When a guy cat-calls a woman and you don’t say something, he just treated her like a cheaply degraded sex object for his satisfaction and he turned you into the punk-ass that’s willing to allow him to mistreat a woman in your presence … while you say nothing.

Check it out.

Wednesday, April 01, 2015

Being divorced is great

During my protracted spinsterhood (didn't marry til I was 41), I did a lot of online dating. Being single-never-married felt like a benefit, or at least a neutral quality, when I was in my late 20s and early 30s, but that changed. By the end of my 30s, being never-married became a liability, a sign that I wasn't capable of committing to a relationship, a red flag that I was probably really bad as a partner. I remember talking to one potential first date on the phone when I was about 38. After learning that I'd never been married, he asked if I'd lived with anyone or been engaged. The answer to those questions was "no." Clearly that worried him (he said as much) and we ended the conversation without making plans to meet.

That did it. On that day in 2005 I knew I needed to get divorced. Well, obviously my primary goal was marriage, but if I couldn't get and stay successfully married, my second goal was to be divorced so I'd be a better dating prospect. It was the reasoning of someone who expected to be single for most of her life. I needed to lose my never-married virginity.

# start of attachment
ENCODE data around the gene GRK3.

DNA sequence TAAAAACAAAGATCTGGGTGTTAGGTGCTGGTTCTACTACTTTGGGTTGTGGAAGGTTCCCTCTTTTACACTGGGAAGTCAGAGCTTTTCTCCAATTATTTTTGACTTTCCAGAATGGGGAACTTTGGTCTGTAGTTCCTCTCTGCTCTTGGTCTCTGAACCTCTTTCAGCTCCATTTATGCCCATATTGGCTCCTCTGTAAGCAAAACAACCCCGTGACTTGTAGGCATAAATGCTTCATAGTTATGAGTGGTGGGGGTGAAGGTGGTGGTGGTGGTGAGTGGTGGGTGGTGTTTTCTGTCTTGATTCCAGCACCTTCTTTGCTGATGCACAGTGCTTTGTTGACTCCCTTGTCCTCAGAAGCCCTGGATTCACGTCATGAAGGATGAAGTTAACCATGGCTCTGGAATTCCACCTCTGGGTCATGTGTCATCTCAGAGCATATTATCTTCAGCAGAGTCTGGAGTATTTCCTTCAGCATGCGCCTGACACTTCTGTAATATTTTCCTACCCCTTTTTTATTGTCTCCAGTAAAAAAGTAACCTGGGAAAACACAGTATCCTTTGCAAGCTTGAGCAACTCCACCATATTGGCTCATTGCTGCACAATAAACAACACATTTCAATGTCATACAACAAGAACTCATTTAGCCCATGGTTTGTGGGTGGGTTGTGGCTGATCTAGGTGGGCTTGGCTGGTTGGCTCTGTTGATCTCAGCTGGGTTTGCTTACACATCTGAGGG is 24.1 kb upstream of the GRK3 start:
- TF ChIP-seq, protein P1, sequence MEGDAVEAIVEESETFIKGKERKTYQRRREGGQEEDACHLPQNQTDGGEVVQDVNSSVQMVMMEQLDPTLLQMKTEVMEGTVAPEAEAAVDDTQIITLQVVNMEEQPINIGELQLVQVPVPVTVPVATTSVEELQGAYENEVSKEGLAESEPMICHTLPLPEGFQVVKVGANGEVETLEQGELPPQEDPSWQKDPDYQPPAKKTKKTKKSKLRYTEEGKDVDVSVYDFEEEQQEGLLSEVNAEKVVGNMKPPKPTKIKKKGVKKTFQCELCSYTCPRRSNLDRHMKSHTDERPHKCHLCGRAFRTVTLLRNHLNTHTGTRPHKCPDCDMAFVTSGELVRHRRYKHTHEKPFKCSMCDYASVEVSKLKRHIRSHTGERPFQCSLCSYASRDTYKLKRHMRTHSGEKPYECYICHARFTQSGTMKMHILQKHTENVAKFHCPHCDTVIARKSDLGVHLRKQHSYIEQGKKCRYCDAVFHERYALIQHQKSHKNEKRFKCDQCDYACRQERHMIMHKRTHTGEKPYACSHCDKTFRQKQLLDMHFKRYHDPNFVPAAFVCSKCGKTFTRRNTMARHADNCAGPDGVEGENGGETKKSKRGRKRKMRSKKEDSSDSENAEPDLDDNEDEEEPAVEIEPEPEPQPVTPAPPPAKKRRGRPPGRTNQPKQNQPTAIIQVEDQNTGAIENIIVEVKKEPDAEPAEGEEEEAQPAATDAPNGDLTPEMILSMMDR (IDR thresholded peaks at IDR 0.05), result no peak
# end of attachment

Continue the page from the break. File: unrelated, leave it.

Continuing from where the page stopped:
I achieved the goal of getting married in 2008. After my husband ended things, we achieved the goal of being legally divorced in 2014. At first being divorced felt like a hell of a consolation prize: I liked being married and hadn't expected to call it quits after just five years. But I had to face the fact that our marriage hadn't been what I had wanted for a while, so my husband was right: it was best to part (I'm skipping over all the work I did trying to improve our marriage. I did try). Now I know he did me a favor: my parents' marriage had given me a model of sticking it out no matter how painful and I was falling into that same behavior. It really was time to move on.

So here I am, back online, looking for first dates that might turn into second dates. But here are the differences:
  • In my late 40's, I know much better who I am and what I need.
  • My confidence has increased 100% since the last time I did this, so I'm better able to weather disappointments and rejection.
  • Having been a wife, I have none of my former desperation to get married, gotta get married, please someone marry me.
  • Comfortable with who I am, it's much easier to be myself with strangers.
  • I can now select the "Divorced" option in the self-description! YAY!